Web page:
Faced with budget compression, Bozrah must decide whether to approve a “hyperscale” data center


BOZRAH — The first coach made it clear the city badly needs the $3.5 million in revenue from a proposed large-scale data center, but city residents hit back with concerns about noise and traffic. potential costs to the city if the center is built.

NE Edge is proposing to construct a 980,000 square foot building – an area equivalent to approximately 22 football fields – to house a data center on over 280 acres of contract land in Bozrah, with a planned entrance for Haughton Road offshore of Route 2.

Seeking to take advantage of a state incentive program that allows large data centers to avoid paying local property taxes if they agree with the city on an annual fee in lieu of taxes, NE Edge offered to pay Bozrah $3.5 million a year, plus a 2-3 percent annual escalator that would be tied to the consumer price index.

At a public hearing at Fields Memorial School on Wednesday night, residents asked how the $3.5 million fee was decided. First Selectman Pianka told them that was the number offered by NE Edge to the city and that the properties that NE Edge is under contract to purchase are currently contributing approximately $1,800 per year in taxes.

NE Edge project engineer Jim Rossman said the “average” hyperscale data center would require between $200 million and $800 million in investment. To qualify for a 30-year tax deal, at least $400 million would need to be invested in the center.

Rossman said they would optimistically expect construction to begin in 2025 after several rounds of state and local approvals, and construction would take around 18 months – although he acknowledged that could be delayed. The first payment would be due one year after the center received its certificate of occupancy.

Several residents questioned why the fee was not over $3.5 million. While that’s a significant boost to the city’s budget, it’s only a fraction of what a $400 million development would pay in property taxes, and residents said they expect that part of the revenue would have to pay for things like new fire equipment that would be needed. to cover such a large development.

Christopher Regan, head of acquisition and planning for NE Edge, said the developer is responsible for paying all infrastructure development and upgrade costs, including any new electrical infrastructure such as a sub- station that may be required to power the installation. Rossman said these costs must be borne entirely by the developer and cannot be passed on to Bozrah’s electric customers.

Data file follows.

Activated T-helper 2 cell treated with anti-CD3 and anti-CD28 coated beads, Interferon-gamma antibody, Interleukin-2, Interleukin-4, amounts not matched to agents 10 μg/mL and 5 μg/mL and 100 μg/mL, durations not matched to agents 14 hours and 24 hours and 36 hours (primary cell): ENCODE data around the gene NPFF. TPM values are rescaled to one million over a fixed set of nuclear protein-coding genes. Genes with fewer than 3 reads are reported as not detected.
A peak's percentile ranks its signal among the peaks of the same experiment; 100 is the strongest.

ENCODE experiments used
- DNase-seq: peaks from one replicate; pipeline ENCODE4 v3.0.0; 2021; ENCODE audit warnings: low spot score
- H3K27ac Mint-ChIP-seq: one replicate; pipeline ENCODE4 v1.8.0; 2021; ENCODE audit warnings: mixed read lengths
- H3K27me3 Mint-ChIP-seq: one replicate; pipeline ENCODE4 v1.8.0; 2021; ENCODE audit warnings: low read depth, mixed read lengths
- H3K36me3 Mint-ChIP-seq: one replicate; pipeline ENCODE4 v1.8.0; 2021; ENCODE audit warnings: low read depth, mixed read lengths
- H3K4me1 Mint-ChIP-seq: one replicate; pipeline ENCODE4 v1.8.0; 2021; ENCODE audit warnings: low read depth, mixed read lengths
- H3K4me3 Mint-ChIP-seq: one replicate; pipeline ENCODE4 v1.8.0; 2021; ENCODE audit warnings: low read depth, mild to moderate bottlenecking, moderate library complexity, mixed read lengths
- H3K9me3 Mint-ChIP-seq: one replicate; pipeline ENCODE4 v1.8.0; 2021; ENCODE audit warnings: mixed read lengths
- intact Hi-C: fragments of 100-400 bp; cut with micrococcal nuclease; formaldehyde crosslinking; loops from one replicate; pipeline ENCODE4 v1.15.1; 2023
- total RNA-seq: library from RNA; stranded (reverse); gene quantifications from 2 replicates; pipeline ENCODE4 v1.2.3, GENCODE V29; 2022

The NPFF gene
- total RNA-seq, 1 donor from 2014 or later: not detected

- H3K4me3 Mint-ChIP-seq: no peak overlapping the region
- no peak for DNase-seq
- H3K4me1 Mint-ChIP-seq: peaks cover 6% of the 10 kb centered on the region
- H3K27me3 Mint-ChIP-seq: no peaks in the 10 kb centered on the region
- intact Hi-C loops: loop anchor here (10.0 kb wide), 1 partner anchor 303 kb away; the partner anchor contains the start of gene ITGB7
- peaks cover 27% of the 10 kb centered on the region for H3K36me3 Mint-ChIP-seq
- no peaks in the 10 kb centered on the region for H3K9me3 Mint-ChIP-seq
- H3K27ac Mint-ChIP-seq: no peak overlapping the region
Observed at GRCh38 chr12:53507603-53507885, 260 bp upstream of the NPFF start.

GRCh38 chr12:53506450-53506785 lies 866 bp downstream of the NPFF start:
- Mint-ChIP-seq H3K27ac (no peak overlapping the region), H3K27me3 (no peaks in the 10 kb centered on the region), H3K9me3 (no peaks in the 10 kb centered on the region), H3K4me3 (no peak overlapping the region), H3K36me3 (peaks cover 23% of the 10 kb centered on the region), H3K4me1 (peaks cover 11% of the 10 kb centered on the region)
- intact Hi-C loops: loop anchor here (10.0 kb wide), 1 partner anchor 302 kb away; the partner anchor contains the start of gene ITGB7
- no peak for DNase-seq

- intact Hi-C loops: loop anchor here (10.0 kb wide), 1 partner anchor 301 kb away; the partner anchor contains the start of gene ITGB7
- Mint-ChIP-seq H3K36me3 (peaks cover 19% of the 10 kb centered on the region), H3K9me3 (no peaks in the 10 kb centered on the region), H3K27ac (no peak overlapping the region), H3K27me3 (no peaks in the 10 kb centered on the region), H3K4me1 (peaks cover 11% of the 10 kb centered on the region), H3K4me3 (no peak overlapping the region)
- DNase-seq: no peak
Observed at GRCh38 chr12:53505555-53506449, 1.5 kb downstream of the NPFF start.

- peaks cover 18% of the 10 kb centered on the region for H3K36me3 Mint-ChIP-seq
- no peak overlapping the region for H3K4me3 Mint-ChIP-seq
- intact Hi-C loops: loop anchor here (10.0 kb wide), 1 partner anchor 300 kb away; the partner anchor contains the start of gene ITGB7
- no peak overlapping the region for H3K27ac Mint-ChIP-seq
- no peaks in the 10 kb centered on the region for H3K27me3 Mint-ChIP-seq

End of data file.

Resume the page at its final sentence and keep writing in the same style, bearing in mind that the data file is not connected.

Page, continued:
Regan said $3.5 million was the same fee the company agreed to pay Griswold in a fee agreement signed about 10 days ago. So far, Griswold is the only city NE Edge has an active fee agreement with, Regan said.

Connecticut’s Department of Economic and Community Development is responsible for reviewing these agreements and verifying that proposals meet tax relief requirements and that funding is aligned. Developers must enter into an agreement with a city before seeking state approval, and no agreement has been approved by the state at this point.

“We treat every city the same,” Regan said.

Pianka – acknowledging that he was putting his reputation on the line by supporting the proposal, said he could not imagine another opportunity that could bring Bozrah this type of income.

He said the revenue is badly needed because the budget is already tight and the city faces future capital expenditures and the possibility of having to switch from a volunteer fire department to a professional fire department. due to the backlog of volunteering.

Pianka also pointed out that the data center would not have the obvious environmental impacts of large chicken farms which are another major taxpayer in the city.

“It has always been said in our various board and committee meetings – Bozrah wants clean business,” Pianka said. “We want clean business. And it doesn’t get any cleaner than that. I know I sound like a salesman, but I really am not. What do we complain about every year? Flies, the smell of manure, droppings and all that sort of thing.

But locals pushed back against the idea that the environmental impact would be minimal. Many worried about the constant noise the data center would produce. Neighbors of data centers across the country have complained about noise from massive centers.

Residents of Bozrah were concerned about the impact noise from the proposed NE Edge center would have on its neighbors, including the Odetah Camping Resort – another major taxpayer in the town.